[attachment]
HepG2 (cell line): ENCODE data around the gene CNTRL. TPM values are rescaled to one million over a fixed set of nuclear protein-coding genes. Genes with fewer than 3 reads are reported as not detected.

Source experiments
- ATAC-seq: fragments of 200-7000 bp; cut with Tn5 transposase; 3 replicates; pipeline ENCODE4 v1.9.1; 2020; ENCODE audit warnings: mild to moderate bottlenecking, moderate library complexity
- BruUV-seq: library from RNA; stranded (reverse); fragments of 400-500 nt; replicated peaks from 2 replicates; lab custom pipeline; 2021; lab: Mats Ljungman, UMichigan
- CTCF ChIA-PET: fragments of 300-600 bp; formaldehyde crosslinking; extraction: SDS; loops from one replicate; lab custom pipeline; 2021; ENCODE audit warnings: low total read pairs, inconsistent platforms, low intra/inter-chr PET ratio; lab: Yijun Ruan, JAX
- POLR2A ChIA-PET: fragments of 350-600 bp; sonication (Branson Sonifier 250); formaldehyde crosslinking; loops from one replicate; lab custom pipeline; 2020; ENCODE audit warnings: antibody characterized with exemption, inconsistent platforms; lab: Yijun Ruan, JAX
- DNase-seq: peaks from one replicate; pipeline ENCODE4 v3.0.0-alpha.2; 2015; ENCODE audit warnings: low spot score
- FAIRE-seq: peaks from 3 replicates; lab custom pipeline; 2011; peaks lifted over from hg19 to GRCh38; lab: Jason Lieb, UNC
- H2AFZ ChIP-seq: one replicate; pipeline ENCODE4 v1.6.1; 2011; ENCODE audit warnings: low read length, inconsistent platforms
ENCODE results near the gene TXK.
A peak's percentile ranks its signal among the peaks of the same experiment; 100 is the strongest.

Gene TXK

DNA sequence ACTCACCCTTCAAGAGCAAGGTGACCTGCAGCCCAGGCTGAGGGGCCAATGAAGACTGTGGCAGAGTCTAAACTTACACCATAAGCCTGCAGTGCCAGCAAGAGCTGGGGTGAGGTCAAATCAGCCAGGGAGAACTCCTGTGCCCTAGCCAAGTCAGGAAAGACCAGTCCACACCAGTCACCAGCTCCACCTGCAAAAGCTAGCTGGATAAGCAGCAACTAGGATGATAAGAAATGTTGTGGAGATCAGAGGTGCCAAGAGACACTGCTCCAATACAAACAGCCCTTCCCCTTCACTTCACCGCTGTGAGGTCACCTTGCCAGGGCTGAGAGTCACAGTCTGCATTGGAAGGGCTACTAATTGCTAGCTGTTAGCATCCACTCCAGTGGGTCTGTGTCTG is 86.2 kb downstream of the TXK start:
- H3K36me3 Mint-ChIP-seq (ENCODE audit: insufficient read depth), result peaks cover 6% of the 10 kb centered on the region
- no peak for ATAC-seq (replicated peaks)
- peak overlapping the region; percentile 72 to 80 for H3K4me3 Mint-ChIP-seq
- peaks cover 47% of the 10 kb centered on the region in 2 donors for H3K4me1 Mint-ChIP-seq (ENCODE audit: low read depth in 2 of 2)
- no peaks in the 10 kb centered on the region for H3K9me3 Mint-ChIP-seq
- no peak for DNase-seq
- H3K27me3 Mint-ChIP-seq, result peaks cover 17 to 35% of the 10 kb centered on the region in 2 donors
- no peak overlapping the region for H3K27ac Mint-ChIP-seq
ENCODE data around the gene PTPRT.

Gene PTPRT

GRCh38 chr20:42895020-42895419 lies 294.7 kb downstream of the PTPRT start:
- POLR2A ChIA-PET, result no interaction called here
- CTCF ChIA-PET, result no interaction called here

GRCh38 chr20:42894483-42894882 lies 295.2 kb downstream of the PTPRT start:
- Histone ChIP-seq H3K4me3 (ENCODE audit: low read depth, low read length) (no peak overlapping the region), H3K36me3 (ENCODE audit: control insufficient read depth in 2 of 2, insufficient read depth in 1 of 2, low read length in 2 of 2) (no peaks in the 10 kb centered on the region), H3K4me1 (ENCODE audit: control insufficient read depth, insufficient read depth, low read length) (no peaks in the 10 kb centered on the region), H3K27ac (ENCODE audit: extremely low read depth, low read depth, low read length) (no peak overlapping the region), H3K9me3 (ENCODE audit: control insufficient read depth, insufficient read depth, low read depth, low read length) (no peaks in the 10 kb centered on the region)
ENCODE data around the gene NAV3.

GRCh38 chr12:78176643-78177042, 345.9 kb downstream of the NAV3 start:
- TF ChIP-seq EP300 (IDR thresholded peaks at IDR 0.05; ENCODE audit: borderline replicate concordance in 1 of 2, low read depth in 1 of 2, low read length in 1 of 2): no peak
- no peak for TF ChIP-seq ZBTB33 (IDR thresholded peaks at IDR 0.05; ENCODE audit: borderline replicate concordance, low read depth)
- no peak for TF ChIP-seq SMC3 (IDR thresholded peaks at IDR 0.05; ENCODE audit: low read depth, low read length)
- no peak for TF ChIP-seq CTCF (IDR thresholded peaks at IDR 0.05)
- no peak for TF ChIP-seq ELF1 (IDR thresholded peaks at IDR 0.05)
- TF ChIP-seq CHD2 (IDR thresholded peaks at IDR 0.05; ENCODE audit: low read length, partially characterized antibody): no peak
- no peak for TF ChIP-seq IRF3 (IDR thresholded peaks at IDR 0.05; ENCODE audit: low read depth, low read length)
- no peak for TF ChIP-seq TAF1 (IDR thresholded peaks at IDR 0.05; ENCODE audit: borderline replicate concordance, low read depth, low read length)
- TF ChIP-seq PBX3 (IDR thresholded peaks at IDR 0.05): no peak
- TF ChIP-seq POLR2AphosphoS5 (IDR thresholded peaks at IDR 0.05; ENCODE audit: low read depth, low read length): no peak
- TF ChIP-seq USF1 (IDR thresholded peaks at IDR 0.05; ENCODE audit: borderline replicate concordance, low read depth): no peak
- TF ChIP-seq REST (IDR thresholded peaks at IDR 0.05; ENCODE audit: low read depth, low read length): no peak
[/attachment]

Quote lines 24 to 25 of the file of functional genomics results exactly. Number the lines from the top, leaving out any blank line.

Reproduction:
GRCh38 chr20:42895020-42895419 lies 294.7 kb downstream of the PTPRT start:
- POLR2A ChIA-PET, result no interaction called here